How to Make a Book Gift Still Special

That is, if the books ever make it into the hands of the recipient...

We love books, but receiving one as a gift is an entirely different matter. Often it can seem like an impersonal gift, making the recipient believe that his/her friend, family member, or significant other expended no more effort than walking into a bookstore and snatching up the closest title on the New and Popular table. It takes a very special set of circumstances to make a book a truly exceptional present, superseding all other gift options. Here’s how:

Figure out his/her tastes. You wouldn’t buy an unathletic friend workout gear, or flashy jewelry or clothes for a significant other whose tastes run more minimal. Similarly, you have to consider what your recipient would actually like to read, not just what you want him/her to read. Is he your horror-movie buddy? Recreate that experience with a page-turning thriller. Does she work a drudging office job? That’s an entire subgenre!

Do your research! Did she love Gone Girl or Station Eleven? You’ve got resources like Read It Forward and GoodReads to find the new and classic books that will hit those same emotional and thematic beats. There are readers everywhere eager to share what they loved (and didn’t), so consider them a litmus test.

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Make it personal. The exception to the rule about taste is if there’s a book you truly believe your recipient—especially if it’s your significant other—would appreciate. If it is outside of his/her comfort zone, include a note—as a card or written into the book itself—explaining your choice. If that’s intimidating, peruse a bookstore’s Staff Picks table instead.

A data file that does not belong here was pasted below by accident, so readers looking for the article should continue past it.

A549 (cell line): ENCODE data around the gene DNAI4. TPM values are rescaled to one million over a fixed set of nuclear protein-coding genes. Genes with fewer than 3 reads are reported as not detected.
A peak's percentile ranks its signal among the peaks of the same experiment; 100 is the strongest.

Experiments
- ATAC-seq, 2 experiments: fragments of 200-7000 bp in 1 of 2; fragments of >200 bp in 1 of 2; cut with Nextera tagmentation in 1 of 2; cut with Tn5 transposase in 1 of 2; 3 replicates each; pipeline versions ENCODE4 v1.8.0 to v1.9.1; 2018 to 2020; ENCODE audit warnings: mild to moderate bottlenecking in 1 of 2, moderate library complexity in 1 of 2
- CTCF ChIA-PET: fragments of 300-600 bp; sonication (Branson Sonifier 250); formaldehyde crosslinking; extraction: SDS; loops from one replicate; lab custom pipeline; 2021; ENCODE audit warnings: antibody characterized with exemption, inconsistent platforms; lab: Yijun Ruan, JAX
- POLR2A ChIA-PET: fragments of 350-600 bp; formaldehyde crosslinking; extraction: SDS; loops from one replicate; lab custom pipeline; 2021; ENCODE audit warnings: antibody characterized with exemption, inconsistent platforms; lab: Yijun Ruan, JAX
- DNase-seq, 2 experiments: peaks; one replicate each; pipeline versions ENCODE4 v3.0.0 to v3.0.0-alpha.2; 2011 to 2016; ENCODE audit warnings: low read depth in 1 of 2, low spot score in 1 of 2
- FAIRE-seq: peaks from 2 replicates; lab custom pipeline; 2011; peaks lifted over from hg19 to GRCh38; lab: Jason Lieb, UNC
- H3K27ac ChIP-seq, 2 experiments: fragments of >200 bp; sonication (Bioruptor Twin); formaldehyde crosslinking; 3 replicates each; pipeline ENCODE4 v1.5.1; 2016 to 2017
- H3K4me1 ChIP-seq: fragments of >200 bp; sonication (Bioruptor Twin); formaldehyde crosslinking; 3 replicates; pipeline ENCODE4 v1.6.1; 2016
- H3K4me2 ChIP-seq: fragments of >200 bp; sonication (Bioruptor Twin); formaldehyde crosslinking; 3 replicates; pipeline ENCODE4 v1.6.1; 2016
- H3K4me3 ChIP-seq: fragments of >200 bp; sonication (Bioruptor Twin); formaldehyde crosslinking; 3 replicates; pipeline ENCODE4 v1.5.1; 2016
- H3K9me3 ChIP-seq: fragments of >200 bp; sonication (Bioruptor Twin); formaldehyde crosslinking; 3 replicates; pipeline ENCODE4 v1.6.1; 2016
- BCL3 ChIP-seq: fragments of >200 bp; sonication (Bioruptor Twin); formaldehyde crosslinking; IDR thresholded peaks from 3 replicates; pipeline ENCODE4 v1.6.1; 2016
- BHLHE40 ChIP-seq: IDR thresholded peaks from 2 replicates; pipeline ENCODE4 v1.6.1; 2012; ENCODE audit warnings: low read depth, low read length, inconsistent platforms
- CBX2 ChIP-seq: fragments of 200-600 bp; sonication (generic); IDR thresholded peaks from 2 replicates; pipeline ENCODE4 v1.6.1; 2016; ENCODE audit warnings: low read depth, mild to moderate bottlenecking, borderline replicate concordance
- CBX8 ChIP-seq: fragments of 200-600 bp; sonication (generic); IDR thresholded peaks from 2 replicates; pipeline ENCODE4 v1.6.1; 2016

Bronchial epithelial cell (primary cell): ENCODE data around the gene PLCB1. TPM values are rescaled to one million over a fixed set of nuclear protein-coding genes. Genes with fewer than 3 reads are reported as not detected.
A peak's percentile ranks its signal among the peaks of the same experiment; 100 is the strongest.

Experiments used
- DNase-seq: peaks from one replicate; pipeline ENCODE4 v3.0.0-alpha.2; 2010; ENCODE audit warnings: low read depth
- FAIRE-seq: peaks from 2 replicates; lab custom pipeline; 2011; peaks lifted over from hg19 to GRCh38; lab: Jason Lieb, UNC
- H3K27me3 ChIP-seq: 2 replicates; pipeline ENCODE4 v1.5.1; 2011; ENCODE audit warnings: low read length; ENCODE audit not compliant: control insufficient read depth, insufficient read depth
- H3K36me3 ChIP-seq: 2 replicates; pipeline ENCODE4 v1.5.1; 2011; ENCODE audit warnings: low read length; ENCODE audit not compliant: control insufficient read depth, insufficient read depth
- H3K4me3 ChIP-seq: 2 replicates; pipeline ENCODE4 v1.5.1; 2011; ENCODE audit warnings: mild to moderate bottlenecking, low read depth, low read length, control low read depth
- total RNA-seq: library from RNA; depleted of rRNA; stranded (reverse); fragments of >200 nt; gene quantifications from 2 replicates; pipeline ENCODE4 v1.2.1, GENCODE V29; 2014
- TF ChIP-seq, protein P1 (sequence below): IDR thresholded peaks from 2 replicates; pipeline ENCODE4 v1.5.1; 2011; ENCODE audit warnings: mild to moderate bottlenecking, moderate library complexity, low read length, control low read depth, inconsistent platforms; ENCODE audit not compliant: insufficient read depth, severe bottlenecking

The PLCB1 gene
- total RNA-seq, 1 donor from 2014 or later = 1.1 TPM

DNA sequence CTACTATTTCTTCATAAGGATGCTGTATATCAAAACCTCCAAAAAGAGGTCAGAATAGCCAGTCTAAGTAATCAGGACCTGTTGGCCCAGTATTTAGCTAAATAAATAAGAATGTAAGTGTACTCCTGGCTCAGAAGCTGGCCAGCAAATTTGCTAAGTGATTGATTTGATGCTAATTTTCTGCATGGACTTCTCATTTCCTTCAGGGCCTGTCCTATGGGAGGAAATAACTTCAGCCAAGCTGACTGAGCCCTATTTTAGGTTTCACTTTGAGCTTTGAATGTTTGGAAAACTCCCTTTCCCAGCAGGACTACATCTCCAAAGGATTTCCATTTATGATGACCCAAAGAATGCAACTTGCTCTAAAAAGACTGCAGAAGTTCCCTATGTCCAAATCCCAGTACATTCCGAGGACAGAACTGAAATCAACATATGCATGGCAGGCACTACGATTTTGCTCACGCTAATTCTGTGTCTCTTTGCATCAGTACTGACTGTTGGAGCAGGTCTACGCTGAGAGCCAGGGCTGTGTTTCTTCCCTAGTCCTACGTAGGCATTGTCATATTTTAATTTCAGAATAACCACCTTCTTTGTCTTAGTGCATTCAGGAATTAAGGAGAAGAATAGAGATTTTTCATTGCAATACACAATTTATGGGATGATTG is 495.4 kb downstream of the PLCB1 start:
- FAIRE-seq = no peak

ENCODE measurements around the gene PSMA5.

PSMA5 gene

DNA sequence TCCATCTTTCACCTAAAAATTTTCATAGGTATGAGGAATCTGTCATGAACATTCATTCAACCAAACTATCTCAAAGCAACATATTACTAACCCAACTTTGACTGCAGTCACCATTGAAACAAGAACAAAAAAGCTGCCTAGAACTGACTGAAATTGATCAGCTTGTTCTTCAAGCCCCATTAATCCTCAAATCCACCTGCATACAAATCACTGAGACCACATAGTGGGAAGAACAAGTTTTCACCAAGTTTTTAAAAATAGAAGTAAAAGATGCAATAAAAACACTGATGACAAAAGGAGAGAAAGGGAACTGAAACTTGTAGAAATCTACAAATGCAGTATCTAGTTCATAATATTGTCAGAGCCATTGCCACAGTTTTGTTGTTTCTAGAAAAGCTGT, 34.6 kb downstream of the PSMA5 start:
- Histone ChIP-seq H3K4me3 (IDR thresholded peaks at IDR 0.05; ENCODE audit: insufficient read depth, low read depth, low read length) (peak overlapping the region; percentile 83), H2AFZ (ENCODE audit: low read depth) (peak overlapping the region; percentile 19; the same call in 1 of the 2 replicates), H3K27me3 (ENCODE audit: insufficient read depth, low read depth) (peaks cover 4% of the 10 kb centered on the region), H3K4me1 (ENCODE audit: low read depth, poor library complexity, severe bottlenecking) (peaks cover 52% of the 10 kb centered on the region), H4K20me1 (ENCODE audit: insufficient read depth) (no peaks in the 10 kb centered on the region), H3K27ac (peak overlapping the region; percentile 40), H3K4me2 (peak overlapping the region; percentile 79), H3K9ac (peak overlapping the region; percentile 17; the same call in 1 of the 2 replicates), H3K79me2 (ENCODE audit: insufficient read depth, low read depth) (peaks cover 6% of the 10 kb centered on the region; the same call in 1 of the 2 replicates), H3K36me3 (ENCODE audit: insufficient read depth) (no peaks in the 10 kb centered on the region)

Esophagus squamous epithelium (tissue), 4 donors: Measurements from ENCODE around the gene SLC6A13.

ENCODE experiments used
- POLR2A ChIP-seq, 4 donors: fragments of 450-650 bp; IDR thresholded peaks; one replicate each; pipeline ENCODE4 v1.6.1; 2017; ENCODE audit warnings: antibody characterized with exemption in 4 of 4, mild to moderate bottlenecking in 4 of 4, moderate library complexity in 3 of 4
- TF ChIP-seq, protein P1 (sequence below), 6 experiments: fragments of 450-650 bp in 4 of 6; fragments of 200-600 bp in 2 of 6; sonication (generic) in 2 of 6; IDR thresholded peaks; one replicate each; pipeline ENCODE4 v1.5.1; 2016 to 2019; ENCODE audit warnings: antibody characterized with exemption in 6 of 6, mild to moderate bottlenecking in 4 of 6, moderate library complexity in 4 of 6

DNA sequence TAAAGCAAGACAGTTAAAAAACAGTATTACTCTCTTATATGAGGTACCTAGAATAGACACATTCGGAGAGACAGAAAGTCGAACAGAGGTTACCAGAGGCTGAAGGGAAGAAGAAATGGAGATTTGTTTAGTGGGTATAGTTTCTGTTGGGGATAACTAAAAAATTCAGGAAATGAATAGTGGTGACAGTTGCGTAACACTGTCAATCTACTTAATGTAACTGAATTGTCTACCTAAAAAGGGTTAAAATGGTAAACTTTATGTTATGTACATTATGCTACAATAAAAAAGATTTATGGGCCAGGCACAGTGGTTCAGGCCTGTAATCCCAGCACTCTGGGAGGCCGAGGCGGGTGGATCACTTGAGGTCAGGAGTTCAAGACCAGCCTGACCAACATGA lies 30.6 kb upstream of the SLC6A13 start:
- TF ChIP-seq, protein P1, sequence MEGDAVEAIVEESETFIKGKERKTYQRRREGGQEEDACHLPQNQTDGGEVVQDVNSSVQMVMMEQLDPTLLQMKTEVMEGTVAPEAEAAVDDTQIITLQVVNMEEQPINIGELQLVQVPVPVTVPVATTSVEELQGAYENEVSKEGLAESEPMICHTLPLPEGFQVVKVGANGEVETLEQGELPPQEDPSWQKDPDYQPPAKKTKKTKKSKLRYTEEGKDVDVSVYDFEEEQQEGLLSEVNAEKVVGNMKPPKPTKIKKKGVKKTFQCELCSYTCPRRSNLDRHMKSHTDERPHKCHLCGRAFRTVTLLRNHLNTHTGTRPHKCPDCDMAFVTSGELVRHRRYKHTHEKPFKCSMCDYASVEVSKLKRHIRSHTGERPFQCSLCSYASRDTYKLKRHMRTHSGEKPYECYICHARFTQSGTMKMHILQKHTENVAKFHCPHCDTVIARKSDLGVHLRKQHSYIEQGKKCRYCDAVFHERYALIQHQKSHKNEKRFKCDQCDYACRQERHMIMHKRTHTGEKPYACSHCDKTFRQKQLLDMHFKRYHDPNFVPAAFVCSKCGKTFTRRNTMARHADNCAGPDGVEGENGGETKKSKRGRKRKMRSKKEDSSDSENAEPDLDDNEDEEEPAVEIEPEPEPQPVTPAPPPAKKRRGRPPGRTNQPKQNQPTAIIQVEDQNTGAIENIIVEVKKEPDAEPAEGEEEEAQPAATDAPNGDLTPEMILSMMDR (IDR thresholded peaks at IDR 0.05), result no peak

Make it special. You’ve found a book that seems like a perfect fit for your friend, beloved, or sibling, but you’re unsure if she or he has read it before. But if you hit the jackpot and locate a first-edition or a signed copy, that special status outweighs any potential repetition.

How do you keep book gifts special?


Image credits: Elena Schweitzer/, lizabarbiza/

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About Natalie Zutter

NATALIE ZUTTER has always been a voracious reader, from reading Agatha Christie and Entertainment Weekly above her age level as a kid to squeezing 52 books into the year whenever podcasts aren’t taking over her commute. A 2016 Amtrak Residency writer, Natalie also writes plays about superheroes and sex robots, and Tumblr rants about fandom. You can find her giggling over pop culture memes on Twitter @nataliezutter.

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